For all that bragging by Trump about the stock market, he should have known that this run would not last. Of course, if he understood how markets worked (and no, working in a family owned real estate business does not qualify), he’d know that runs like the one we’ve had do not last. As of this writing, the Dow Jones Industrial Average was down over 1,000 points (4 percent).
Someone that knows about the market would also know some of what else Trump brags about could, in fact, have an adverse effect on stocks. Such as:
- Rising wages
- Inflationary fears
- The talk of interest rate hikes
This Politico piece spells out some more:
On top of concerns about rising inflation, the tax cuts are already increasing the federal government’s need to borrow and accelerating the date by which Congress must raise the federal debt limit. And as of Monday, there was still no plan in Washington to raise the limit and avoid a catastrophic default.
The result is that a president who tossed aside traditional presidential caution in cheerleading the stock market now stands poised to take the blame for any correction.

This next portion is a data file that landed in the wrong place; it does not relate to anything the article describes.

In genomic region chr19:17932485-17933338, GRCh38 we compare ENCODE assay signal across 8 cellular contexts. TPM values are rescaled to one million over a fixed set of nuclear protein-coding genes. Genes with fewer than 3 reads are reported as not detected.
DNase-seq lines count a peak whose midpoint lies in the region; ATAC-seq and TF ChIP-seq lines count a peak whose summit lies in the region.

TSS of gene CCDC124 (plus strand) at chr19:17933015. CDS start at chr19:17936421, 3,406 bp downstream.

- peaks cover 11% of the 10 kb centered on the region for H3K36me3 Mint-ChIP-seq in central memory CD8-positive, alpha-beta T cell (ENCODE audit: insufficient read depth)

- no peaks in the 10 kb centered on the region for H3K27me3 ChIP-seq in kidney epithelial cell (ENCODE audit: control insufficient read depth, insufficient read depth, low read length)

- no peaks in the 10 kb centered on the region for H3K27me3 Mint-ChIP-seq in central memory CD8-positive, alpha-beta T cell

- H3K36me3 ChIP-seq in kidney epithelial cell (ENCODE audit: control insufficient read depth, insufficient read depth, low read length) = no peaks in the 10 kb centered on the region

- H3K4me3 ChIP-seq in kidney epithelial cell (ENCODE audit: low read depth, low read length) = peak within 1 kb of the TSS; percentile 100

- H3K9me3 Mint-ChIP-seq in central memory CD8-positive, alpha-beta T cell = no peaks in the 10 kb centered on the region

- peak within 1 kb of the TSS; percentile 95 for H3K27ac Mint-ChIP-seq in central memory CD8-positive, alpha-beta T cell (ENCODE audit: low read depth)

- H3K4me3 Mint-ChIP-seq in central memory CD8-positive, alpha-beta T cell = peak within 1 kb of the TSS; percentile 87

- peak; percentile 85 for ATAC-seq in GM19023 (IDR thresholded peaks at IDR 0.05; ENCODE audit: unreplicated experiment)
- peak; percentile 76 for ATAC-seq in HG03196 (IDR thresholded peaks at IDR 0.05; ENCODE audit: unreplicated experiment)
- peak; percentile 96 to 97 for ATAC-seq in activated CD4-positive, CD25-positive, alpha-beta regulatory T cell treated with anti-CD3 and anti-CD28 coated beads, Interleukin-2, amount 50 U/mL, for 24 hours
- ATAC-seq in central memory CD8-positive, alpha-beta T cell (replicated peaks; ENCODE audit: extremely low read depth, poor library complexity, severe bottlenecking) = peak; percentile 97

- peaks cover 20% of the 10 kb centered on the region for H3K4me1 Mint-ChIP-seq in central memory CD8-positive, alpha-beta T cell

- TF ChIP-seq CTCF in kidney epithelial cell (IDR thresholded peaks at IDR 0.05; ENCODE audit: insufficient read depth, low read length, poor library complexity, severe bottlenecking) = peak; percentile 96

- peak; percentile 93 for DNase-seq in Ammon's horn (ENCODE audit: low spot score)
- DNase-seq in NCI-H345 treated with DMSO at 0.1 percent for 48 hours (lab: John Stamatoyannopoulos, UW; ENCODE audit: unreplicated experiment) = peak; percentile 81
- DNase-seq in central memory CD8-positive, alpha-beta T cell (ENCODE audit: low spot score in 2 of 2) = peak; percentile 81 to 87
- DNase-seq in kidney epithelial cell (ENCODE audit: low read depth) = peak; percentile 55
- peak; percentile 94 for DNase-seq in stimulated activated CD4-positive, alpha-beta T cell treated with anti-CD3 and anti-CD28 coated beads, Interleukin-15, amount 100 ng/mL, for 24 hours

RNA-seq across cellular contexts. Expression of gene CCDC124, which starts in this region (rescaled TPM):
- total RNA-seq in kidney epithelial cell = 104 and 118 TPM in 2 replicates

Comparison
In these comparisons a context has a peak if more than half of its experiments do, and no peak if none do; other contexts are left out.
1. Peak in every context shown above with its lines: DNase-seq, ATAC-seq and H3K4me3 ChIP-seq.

“This is a risk that the president clearly set himself up for,” said Charles Gabriel of Capital Alpha Partners, a Washington research firm. “Until now, Trump’s had kind of a free ride in this market and taken so much credit for it, even though so much of it was due to easy-money policies from Janet Yellen and the Fed. Now she’s out the door and volatility is back.”
The correction we’re seeing could very well be temporary. With a market over 20K, 2-4 percent drops are nothing to go crazy about, but if these losses are sustained, it could lead to other fears. As much as people like to (correctly) point out the stock market is not indicative of the overall economy, perception often affects reality.
Time will tell but I suspect Trump won’t be tweeting about the stock market anytime soon.